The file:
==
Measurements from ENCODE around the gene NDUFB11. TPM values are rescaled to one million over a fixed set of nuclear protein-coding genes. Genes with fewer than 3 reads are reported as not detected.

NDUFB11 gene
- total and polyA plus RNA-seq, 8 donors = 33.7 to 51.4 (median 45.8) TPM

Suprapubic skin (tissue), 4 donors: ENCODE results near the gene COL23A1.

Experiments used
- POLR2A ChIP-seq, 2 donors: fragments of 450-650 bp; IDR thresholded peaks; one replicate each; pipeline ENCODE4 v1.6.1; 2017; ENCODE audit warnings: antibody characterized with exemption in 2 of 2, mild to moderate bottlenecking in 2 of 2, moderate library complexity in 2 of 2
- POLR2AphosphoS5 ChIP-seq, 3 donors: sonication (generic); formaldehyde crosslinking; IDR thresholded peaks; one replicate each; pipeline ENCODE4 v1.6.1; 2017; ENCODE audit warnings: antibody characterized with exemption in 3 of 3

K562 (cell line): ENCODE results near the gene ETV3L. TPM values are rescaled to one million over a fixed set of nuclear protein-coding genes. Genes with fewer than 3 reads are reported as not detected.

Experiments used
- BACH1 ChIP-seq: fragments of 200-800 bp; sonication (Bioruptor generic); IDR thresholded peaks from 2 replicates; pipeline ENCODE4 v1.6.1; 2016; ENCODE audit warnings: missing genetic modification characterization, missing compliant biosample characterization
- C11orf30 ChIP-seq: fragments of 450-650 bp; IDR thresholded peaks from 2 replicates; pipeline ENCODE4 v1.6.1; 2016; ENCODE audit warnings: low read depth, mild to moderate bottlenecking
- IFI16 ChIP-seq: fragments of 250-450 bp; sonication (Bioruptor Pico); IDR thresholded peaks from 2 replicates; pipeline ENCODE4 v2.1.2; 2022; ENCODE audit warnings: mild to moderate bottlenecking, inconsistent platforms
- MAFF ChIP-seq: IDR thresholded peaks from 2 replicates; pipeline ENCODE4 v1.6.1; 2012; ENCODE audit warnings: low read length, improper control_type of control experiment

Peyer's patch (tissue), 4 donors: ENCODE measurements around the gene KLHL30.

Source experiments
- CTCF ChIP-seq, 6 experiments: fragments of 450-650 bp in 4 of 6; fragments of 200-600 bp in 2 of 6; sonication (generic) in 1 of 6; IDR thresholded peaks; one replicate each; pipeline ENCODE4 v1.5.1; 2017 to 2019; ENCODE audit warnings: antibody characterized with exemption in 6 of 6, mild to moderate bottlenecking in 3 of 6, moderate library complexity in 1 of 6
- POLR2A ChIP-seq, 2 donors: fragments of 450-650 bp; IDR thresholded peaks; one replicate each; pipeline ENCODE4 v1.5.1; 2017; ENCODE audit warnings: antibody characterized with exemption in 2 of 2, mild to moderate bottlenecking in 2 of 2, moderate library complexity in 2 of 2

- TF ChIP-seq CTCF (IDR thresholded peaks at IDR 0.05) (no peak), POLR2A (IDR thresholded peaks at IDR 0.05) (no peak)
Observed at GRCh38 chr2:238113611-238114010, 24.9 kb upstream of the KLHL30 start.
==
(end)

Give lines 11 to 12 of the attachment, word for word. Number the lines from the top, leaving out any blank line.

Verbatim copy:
- C11orf30 ChIP-seq: fragments of 450-650 bp; IDR thresholded peaks from 2 replicates; pipeline ENCODE4 v1.6.1; 2016; ENCODE audit warnings: low read depth, mild to moderate bottlenecking
- IFI16 ChIP-seq: fragments of 250-450 bp; sonication (Bioruptor Pico); IDR thresholded peaks from 2 replicates; pipeline ENCODE4 v2.1.2; 2022; ENCODE audit warnings: mild to moderate bottlenecking, inconsistent platforms